Tintoretto Retrospective Marks The 500th Anniversary Of The Artist's Birth Several of the artworks in the exhibition are coming to the U.S. for the first time. "He never saw a wall that he couldn't envision covered with a large Tintoretto," says co-curator Robert Echols.
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Happy 500th, Tintoretto — A Retrospective Honors The Venetian Artist

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Happy 500th, Tintoretto — A Retrospective Honors The Venetian Artist

Happy 500th, Tintoretto — A Retrospective Honors The Venetian Artist

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STEVE INSKEEP, HOST:

OK, what do you do to celebrate your 500th birthday? Curators at Washington's National Gallery of Art are doing that for the Italian painter Tintoretto. The 16th century Venetian is less famous than Michelangelo, but the exhibit makes a case that Tintoretto belongs in his league. Here's the Renaissance master of radio NPR's Susan Stamberg.

SUSAN STAMBERG, BYLINE: Well, he certainly was ambitious.

ROBERT ECHOLS: He never saw a wall that he couldn't envision covered with a large Tintoretto.

STAMBERG: Curator Robert Echols. The canvases are huge, jammed with hunky men - some women, too - writhing, reaching, rushing in myths or Biblical scenes. Jacopo Tintoretto painted them all over the ceiling of the Scuola Grande di San Rocco in Venice. It took ambition and, yes, deviousness. In 1564, there was a competition. He was one of four artists invited to submit drawings.

FREDERICK ILCHMAN: Tintoretto doesn't have a drawing.

STAMBERG: Co-curator Frederick Ilchman.

ILCHMAN: Instead, he has pulled aside from the ceiling a big piece of cardboard to show the fully completed oil-on-canvas painting installed in its intended position.

STAMBERG: Wait, there's more. Tintoretto announces it's a donation.

ILCHMAN: Knowing that they have regulations that they must accept all gifts, large or small.

STAMBERG: Devious and brilliant, he went on to do some 60 more paintings for the place. Tintoretto competed for work all his life. Ambition was in the air - money, too.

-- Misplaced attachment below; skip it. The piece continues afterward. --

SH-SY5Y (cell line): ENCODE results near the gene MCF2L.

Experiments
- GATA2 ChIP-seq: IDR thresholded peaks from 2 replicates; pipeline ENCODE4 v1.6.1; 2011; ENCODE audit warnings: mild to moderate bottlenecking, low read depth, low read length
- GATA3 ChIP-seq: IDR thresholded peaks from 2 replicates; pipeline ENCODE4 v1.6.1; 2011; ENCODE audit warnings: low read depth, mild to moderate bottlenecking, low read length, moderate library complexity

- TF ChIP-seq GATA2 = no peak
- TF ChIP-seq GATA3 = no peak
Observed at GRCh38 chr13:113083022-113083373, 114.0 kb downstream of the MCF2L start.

ILCHMAN: Venice in the 16th century was about the largest city in Europe and easily the most cosmopolitan.

STAMBERG: Teeming with artists who had to fight for work.

ILCHMAN: It was a cutthroat environment. You had to paint quickly in order to get your commissions, in order to fulfill them.

STAMBERG: Eventually Tintoretto got so many commissions he had to hire a vast number of assistants. They worked so fast that critics thought the pieces looked unfinished. Some do. The young Tintoretto got lessons in painting, ambition and toughness from Titian, 30 years his senior and the master artist of Venice. At age 12, Tintoretto apprenticed in his workshop. Legend has it that the boy once made a group of drawings there...

ILCHMAN: And when Titian, who'd been away for a few days, came back and saw these drawings and said, who did this, and the young Tintoretto was nervous thinking he had done a bad job with the drawings and was going to be corrected. No, they weren't bad. They were, in fact, too good.

STAMBERG: Titian, the master, felt threatened. He kicked the kid out. If that wasn't bad enough, as years passed, Titian tried to blackball Tintoretto to prevent him from getting commissions. And all the while, the rivals were painting their heavenly, religious scenes.

Think how many Last Suppers you've seen, the best-known known by Leonardo da Vinci - his alarmed apostles sitting in a row at the table, Jesus, serene, in the center. Some 60 years after Leonardo, Tintoretto puts the apostles in a blender and spins them around, painting their reactions when Christ says one of them will betray him.

ECHOLS: Some of them are practically falling out of their chairs backwards.

STAMBERG: Again, co-curator Robert Echols.

ECHOLS: Some are reaching forward, gesturing towards Christ. The painting is full of action - push and pull and drama. And this is typical of Tintoretto. His paintings are always dynamic, full of energy and action.

STAMBERG: They are cinematic. You can almost hear the soundtrack.

ILCHMAN: Jean-Paul Sartre, the philosopher, said that Tintoretto was the first film director.

STAMBERG: Speed, competition, success took its toll. A self-portrait at the beginning of the National Gallery exhibit, made when he was around 28 with dark, curly hair, mustache, beard, shows an intense, almost fierce Tintoretto glaring at viewers, demanding that we pay attention. The exhibit ends with another self-portrait made when he was around 70. His hair and beard are white. His stare is stony.

ILCHMAN: And the impetuous, aggressive, younger artist in that early self-portrait, now the fire is really gone out of his eyes. He's now tired. He's had a very long career. It's been very successful. But, boy, is he weary.

STAMBERG: Portraits of the Venetian artist as a young and old man - they bracket a lifetime's work in Tintoretto's very first U.S. retrospective. In Washington, I'm Susan Stamberg, NPR News.

(SOUNDBITE OF A WINGED VICTORY FOR THE SULLEN'S "ATOMOS XI")

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